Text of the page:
One doesn’t tend to associate technology with spiritual experiences but an ambitious installation set to be unveiled at next weekend’s Brighton Mini Maker Faire could change that.
Break The Mould invites visitors to revisit the experience of being in the womb by stepping inside a giant model of a female containing a 3D body scanner. Enveloped in ambient lighting, they will hear the sound of two heartbeats before stepping outside to receive a miniature, 3D-printed sculpture of their own body.
The installation has been created by Emilia Telese, an Italian multimedia artist based in Brighton, in conjunction with Brighton digital agency Developing Dreams. It completes a series of works Telese has made which explore the theme of motherhood.
“I think there’s a feeling that technology can be rather dry and slightly masculine and I was interested in challenging that notion,” she says of Break The Mould. “I wanted to use these technologies to create something feminine and spiritual – to recreate the experience of being born.”
Previously Telese has made a public art project in Denmark that shows the joint heartbeat of a mother and child and her work Life Begins At Land’s End (shown at the Musée de Louvre in Paris and pictured above) saw 17 pregnant women brought together to form an infinity circle.
There were personal reasons behind the motherhood series – her sister and cousin had recently given birth – but Telese had also been struck by how Italy, a largely matriarchal society where the role of “the mother” looms large, is currently experiencing an unprecedented rise in domestic violence and murders of women at the hands of men.
I think it’s more important than ever to recognise and celebrate the strength of women,”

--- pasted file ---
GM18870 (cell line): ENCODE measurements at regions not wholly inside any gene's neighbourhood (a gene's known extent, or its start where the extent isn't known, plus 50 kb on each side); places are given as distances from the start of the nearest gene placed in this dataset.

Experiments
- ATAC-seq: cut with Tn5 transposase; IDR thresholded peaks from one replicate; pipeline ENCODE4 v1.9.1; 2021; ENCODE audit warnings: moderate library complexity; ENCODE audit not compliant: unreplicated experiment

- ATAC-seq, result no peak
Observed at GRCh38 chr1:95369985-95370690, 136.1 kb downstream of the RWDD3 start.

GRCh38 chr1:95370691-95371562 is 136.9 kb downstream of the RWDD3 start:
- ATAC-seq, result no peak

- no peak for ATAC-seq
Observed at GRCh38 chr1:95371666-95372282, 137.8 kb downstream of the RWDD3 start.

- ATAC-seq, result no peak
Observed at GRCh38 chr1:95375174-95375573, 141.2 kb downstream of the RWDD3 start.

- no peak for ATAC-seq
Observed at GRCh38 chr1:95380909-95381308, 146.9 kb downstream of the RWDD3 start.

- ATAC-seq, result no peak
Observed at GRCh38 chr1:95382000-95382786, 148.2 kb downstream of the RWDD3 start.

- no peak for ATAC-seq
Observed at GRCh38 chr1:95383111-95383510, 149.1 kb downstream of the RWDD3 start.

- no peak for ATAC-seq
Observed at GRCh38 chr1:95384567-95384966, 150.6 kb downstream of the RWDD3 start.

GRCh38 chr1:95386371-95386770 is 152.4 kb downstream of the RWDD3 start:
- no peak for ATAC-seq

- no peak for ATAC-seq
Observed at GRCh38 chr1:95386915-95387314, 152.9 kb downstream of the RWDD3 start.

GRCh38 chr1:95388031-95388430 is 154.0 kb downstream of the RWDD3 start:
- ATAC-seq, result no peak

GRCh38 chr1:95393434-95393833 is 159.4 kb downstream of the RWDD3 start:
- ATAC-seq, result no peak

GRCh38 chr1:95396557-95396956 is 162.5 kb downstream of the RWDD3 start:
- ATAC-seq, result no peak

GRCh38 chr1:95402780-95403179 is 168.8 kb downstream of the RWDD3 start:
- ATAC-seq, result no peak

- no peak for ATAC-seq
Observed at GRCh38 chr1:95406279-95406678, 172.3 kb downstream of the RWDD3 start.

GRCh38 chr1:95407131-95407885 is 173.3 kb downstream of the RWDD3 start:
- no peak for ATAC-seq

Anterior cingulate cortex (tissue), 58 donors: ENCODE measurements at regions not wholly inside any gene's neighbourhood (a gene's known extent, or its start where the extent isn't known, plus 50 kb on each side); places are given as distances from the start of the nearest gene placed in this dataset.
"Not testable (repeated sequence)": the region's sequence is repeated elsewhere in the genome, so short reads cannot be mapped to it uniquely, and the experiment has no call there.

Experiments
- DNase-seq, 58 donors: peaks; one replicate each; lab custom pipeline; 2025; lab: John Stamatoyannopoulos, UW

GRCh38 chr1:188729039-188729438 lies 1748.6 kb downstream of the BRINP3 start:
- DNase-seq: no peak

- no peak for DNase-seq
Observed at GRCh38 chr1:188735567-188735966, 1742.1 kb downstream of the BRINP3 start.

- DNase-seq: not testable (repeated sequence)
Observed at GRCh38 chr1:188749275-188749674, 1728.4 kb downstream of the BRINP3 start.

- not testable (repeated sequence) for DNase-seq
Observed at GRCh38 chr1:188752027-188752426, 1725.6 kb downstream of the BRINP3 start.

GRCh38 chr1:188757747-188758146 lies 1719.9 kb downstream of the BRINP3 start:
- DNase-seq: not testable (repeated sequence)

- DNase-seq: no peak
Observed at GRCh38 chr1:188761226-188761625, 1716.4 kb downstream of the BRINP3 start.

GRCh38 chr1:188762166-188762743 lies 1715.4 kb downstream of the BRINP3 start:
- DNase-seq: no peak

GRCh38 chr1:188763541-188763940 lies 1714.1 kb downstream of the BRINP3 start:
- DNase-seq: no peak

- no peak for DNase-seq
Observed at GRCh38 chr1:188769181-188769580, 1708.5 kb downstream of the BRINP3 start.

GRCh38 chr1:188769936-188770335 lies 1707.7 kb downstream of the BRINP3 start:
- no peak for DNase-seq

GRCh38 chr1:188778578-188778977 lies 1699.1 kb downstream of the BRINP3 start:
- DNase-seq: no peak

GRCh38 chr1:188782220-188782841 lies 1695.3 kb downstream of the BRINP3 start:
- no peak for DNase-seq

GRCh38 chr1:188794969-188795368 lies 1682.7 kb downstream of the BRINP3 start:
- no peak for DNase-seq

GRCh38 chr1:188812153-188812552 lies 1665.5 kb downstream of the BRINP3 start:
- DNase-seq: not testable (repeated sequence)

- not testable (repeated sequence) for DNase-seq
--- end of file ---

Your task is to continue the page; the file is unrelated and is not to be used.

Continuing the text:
says Telese. “I find what’s happening in Italy frightening and unacceptable.”
Telese believes art is a means of posing questions and she is particularly interested in examining social attitudes. “I like to create situations that people have to respond to,” she says.
The rise of celebrity culture inspired a performance piece in the centre of Venice in which, wearing black glasses and trailed by paparazzi, her assumed celebrity status attracted crowds so large a branch of Gucci had to be shut down.
Other projects have seen her spend eight hours in a suitcase in Southend library, eat rosaries in Sigmund Freud’s house and construct a rice replica of Brighton’s Royal Pavilion to highlight global poverty.
“Art is a very good means of discussing things you couldn’t express in any other way,” she says. “I don’t believe it can or should provide answers but I think it’s important in inspiring conversations.”
The possibilities and uses of 3D printing will be one of the key strands of discussion at this year’s Brighton Mini Maker Faire, a showcase of invention and creativity that brings together craftspeople, teachers, artists, scientists, musicians and more. Other topics for debate include credit card-sized computers, digital firework displays, the toys of the future and how making can benefit society.
* Brighton Mini Maker Faire is on Saturday, September 7. For more on Developing Dreams visit www.developingdreams.com.
Tickets £5. For full details, visit www.makerfairebrighton.com.
Artist Emilia Telese tells Nione Meakin how the rise of domestic violence in Italy inspired her motherhood project “I don’t believe art can or should provide answers but I think it’s important in inspiring conversations